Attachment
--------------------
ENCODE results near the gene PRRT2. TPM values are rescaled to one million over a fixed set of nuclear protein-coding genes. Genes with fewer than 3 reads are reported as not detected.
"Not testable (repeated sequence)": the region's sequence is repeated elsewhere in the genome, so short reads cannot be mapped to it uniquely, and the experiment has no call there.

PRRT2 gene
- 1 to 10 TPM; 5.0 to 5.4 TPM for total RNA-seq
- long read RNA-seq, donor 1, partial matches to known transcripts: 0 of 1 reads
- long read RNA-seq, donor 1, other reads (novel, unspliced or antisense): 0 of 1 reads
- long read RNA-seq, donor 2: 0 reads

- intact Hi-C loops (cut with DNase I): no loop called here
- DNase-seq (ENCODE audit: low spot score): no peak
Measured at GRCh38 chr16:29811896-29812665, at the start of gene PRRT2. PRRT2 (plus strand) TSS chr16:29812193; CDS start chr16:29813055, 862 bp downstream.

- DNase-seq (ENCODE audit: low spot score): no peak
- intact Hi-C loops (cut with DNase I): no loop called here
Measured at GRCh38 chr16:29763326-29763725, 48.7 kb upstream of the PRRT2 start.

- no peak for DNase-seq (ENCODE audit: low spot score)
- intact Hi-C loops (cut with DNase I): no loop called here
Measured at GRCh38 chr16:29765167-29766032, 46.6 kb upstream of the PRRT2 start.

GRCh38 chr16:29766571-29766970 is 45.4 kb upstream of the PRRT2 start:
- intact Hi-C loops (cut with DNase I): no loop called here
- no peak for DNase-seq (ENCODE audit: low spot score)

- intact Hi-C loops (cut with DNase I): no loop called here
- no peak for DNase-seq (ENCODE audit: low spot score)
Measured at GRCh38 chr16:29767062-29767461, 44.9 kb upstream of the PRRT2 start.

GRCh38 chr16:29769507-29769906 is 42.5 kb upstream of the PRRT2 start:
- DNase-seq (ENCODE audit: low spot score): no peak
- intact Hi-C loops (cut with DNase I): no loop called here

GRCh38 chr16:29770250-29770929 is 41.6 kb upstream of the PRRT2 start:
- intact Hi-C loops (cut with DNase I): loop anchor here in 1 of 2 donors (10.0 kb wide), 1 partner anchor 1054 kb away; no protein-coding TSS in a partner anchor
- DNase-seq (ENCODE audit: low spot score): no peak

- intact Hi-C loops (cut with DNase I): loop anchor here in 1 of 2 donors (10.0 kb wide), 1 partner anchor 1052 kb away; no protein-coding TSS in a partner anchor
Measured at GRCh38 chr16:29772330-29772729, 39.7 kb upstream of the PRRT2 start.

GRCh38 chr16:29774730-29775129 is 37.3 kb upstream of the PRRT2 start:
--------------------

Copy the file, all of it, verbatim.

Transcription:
ENCODE results near the gene PRRT2. TPM values are rescaled to one million over a fixed set of nuclear protein-coding genes. Genes with fewer than 3 reads are reported as not detected.
"Not testable (repeated sequence)": the region's sequence is repeated elsewhere in the genome, so short reads cannot be mapped to it uniquely, and the experiment has no call there.

PRRT2 gene
- 1 to 10 TPM; 5.0 to 5.4 TPM for total RNA-seq
- long read RNA-seq, donor 1, partial matches to known transcripts: 0 of 1 reads
- long read RNA-seq, donor 1, other reads (novel, unspliced or antisense): 0 of 1 reads
- long read RNA-seq, donor 2: 0 reads

- intact Hi-C loops (cut with DNase I): no loop called here
- DNase-seq (ENCODE audit: low spot score): no peak
Measured at GRCh38 chr16:29811896-29812665, at the start of gene PRRT2. PRRT2 (plus strand) TSS chr16:29812193; CDS start chr16:29813055, 862 bp downstream.

- DNase-seq (ENCODE audit: low spot score): no peak
- intact Hi-C loops (cut with DNase I): no loop called here
Measured at GRCh38 chr16:29763326-29763725, 48.7 kb upstream of the PRRT2 start.

- no peak for DNase-seq (ENCODE audit: low spot score)
- intact Hi-C loops (cut with DNase I): no loop called here
Measured at GRCh38 chr16:29765167-29766032, 46.6 kb upstream of the PRRT2 start.

GRCh38 chr16:29766571-29766970 is 45.4 kb upstream of the PRRT2 start:
- intact Hi-C loops (cut with DNase I): no loop called here
- no peak for DNase-seq (ENCODE audit: low spot score)

- intact Hi-C loops (cut with DNase I): no loop called here
- no peak for DNase-seq (ENCODE audit: low spot score)
Measured at GRCh38 chr16:29767062-29767461, 44.9 kb upstream of the PRRT2 start.

GRCh38 chr16:29769507-29769906 is 42.5 kb upstream of the PRRT2 start:
- DNase-seq (ENCODE audit: low spot score): no peak
- intact Hi-C loops (cut with DNase I): no loop called here

GRCh38 chr16:29770250-29770929 is 41.6 kb upstream of the PRRT2 start:
- intact Hi-C loops (cut with DNase I): loop anchor here in 1 of 2 donors (10.0 kb wide), 1 partner anchor 1054 kb away; no protein-coding TSS in a partner anchor
- DNase-seq (ENCODE audit: low spot score): no peak

- intact Hi-C loops (cut with DNase I): loop anchor here in 1 of 2 donors (10.0 kb wide), 1 partner anchor 1052 kb away; no protein-coding TSS in a partner anchor
Measured at GRCh38 chr16:29772330-29772729, 39.7 kb upstream of the PRRT2 start.

GRCh38 chr16:29774730-29775129 is 37.3 kb upstream of the PRRT2 start: